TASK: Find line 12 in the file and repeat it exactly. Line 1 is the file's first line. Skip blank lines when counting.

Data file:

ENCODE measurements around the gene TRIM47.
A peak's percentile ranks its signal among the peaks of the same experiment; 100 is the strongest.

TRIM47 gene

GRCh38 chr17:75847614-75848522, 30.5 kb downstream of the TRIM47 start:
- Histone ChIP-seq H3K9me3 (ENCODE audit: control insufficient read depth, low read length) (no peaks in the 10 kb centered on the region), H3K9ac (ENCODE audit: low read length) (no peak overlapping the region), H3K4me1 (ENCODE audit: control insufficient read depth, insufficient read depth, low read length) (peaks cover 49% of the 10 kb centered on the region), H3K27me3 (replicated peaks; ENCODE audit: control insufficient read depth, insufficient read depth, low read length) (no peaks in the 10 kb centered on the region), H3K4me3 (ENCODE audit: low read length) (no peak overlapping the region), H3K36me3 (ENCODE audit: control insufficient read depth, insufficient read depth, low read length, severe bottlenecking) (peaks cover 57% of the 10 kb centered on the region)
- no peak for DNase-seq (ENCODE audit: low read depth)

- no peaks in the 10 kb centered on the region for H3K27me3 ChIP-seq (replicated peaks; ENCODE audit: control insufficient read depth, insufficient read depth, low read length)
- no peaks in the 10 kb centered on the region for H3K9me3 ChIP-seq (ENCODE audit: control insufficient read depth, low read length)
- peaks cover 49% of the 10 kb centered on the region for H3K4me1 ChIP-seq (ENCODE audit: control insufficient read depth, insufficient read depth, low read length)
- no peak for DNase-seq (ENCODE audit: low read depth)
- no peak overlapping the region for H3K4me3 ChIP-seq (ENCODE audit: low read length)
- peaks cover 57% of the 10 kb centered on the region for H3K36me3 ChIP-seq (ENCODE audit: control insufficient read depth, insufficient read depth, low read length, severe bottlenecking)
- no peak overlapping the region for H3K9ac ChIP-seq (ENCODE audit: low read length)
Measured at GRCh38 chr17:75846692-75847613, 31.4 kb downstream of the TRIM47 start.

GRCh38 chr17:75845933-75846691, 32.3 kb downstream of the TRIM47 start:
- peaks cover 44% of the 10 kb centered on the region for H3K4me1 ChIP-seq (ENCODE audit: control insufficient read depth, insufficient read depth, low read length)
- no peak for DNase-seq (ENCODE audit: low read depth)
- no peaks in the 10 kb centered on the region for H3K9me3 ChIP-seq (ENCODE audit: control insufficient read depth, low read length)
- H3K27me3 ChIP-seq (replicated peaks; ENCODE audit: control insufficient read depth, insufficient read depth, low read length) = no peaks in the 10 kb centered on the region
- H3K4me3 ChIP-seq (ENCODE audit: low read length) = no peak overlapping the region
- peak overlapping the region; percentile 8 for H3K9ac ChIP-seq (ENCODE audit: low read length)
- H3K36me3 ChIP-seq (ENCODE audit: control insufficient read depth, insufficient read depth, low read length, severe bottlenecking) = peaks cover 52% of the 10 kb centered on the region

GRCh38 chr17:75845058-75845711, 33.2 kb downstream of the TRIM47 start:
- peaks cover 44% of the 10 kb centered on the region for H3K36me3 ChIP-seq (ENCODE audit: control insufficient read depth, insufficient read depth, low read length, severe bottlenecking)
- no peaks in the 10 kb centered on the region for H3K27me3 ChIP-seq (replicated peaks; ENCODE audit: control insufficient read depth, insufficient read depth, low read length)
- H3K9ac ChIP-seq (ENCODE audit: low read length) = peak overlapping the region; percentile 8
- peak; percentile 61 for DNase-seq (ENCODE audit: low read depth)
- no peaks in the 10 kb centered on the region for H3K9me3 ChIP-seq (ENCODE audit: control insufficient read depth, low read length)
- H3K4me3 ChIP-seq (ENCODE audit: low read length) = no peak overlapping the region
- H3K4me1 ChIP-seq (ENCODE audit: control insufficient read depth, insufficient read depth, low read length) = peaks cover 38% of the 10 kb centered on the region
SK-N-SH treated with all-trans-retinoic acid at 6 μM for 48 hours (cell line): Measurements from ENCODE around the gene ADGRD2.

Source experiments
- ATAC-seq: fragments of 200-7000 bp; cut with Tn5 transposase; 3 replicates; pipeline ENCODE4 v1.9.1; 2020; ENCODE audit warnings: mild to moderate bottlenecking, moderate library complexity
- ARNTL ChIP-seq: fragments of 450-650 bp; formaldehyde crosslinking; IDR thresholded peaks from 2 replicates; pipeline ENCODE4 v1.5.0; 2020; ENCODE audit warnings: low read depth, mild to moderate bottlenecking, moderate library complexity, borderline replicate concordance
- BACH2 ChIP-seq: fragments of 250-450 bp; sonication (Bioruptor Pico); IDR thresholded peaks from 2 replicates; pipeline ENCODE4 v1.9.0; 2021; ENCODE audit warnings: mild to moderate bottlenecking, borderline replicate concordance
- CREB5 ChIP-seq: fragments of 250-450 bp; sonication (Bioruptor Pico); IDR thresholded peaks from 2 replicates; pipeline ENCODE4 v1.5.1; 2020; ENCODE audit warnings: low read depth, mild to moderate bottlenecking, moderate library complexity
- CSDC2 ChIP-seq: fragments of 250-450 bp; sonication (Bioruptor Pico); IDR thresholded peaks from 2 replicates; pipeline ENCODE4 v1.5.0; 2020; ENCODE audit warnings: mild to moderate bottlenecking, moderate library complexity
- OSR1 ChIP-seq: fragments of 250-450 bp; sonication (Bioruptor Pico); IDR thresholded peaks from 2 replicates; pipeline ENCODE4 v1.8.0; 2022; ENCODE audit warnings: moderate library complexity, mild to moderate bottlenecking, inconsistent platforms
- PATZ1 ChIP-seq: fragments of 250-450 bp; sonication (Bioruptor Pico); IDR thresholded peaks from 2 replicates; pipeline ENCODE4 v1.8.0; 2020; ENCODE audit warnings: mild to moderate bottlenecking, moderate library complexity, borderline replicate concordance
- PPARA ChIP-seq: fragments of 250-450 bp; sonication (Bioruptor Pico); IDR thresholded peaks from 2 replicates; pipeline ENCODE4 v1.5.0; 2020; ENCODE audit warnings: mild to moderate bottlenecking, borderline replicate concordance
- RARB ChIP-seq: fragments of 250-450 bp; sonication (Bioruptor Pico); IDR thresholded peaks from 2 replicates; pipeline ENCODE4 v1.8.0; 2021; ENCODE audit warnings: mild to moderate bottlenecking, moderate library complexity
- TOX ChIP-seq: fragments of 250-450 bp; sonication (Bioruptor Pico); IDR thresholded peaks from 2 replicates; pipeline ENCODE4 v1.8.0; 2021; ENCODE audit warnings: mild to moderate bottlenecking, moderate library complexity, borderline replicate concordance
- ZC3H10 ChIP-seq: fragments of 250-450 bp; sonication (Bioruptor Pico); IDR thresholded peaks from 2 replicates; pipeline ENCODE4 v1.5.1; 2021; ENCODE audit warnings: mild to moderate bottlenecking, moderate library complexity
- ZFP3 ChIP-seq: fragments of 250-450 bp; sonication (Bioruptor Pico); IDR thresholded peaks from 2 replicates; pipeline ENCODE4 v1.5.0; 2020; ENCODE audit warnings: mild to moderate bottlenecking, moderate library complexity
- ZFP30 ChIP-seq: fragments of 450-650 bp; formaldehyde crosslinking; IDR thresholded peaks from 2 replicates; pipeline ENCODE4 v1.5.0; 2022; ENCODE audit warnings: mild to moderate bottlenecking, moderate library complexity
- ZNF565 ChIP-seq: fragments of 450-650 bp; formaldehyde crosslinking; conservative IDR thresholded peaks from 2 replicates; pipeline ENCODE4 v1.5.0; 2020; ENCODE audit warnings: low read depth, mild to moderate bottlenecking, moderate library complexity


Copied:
- peaks cover 57% of the 10 kb centered on the region for H3K36me3 ChIP-seq (ENCODE audit: control insufficient read depth, insufficient read depth, low read length, severe bottlenecking)